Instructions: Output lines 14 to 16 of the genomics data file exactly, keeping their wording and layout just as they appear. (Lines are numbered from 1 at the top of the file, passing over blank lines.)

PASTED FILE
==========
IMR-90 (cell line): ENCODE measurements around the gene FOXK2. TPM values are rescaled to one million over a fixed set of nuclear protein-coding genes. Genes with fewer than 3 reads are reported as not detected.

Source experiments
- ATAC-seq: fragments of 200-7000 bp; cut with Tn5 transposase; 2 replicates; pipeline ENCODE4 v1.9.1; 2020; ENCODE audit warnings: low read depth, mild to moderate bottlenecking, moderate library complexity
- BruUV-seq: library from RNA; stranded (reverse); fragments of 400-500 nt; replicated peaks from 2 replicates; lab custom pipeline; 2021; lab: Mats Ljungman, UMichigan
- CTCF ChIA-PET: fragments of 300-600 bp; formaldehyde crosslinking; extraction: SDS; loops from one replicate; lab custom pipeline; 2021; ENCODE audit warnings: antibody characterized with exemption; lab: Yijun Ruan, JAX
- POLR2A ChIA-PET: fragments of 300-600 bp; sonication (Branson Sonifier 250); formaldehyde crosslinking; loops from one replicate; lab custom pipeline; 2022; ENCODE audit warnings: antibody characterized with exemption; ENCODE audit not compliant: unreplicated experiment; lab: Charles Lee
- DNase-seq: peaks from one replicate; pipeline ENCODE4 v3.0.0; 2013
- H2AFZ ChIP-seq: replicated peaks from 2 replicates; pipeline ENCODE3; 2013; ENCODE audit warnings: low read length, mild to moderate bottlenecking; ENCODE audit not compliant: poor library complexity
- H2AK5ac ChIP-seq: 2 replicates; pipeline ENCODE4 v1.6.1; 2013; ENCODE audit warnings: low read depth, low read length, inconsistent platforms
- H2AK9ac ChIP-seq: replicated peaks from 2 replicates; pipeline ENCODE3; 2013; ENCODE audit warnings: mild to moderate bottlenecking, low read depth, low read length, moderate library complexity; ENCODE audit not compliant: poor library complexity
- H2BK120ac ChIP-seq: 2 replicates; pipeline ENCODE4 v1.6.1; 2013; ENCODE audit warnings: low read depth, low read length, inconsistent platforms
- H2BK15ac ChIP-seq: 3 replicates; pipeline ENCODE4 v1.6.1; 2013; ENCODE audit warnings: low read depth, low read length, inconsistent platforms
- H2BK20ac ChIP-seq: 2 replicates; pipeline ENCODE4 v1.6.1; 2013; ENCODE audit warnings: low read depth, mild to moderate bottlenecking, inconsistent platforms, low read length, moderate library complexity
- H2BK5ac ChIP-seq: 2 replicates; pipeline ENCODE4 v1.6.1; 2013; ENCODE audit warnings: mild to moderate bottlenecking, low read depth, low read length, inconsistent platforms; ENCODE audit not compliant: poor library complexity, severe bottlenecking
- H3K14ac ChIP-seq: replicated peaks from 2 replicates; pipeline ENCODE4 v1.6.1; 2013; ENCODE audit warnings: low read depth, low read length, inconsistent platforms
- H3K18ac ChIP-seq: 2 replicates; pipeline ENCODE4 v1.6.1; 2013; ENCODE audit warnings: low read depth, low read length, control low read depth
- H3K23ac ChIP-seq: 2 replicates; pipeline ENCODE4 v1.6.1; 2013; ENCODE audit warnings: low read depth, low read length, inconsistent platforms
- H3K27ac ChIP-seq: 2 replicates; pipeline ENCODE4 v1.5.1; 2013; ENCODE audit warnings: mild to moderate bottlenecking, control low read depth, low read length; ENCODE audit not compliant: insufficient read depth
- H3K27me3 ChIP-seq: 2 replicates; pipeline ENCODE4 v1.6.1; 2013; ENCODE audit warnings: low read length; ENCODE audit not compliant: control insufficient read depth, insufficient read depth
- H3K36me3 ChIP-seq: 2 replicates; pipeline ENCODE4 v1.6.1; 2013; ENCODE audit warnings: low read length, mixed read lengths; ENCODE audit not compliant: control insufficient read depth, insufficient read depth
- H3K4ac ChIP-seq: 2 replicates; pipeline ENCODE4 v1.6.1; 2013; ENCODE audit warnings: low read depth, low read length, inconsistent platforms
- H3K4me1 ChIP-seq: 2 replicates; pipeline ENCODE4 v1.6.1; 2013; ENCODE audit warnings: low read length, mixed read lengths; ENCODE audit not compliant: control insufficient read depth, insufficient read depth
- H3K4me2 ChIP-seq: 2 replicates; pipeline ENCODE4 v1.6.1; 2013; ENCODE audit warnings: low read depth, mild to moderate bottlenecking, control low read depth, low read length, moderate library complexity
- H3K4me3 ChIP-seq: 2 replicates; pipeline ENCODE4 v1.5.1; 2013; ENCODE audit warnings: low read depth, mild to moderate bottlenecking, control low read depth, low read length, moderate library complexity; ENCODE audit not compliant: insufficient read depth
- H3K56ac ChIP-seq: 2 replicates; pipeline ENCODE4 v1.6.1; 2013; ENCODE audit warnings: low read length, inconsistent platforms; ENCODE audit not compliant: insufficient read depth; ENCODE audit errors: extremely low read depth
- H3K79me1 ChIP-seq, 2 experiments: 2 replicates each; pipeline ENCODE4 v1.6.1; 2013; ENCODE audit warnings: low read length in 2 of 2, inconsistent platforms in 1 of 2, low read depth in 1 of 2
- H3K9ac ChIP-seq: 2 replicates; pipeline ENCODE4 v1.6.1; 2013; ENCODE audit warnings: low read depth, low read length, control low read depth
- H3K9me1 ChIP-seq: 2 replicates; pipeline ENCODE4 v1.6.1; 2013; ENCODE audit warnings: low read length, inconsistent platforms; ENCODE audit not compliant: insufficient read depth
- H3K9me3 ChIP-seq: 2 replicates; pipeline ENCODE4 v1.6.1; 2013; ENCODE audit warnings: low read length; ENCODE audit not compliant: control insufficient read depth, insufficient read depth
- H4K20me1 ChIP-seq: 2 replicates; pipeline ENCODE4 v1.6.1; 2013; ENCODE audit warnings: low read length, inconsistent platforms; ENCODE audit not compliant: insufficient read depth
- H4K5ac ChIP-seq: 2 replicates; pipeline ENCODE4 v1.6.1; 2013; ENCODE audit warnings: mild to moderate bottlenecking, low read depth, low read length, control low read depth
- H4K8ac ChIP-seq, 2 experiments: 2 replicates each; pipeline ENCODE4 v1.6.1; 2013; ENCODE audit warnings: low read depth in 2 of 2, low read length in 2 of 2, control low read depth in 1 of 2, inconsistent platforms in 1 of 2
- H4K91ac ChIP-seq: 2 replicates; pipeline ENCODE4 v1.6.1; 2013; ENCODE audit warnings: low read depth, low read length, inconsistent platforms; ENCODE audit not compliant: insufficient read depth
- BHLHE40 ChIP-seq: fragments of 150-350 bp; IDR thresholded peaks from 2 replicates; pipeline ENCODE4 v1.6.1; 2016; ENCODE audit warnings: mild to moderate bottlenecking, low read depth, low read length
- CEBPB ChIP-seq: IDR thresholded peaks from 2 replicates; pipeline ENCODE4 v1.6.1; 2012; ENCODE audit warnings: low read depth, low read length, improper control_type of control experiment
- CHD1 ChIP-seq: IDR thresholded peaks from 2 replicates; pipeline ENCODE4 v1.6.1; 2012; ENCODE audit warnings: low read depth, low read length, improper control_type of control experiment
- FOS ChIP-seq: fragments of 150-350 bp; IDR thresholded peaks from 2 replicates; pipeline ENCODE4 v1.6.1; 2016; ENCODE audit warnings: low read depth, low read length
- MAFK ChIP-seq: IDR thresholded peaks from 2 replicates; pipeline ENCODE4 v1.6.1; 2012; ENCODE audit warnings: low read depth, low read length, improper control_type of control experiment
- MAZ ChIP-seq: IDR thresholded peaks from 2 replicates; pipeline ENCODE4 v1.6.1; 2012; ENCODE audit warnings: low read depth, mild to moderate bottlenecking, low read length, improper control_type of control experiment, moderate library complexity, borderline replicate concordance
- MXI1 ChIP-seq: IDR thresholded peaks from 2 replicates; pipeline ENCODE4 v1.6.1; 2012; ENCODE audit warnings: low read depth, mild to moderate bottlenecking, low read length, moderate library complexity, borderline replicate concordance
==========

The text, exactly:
- H2BK5ac ChIP-seq: 2 replicates; pipeline ENCODE4 v1.6.1; 2013; ENCODE audit warnings: mild to moderate bottlenecking, low read depth, low read length, inconsistent platforms; ENCODE audit not compliant: poor library complexity, severe bottlenecking
- H3K14ac ChIP-seq: replicated peaks from 2 replicates; pipeline ENCODE4 v1.6.1; 2013; ENCODE audit warnings: low read depth, low read length, inconsistent platforms
- H3K18ac ChIP-seq: 2 replicates; pipeline ENCODE4 v1.6.1; 2013; ENCODE audit warnings: low read depth, low read length, control low read depth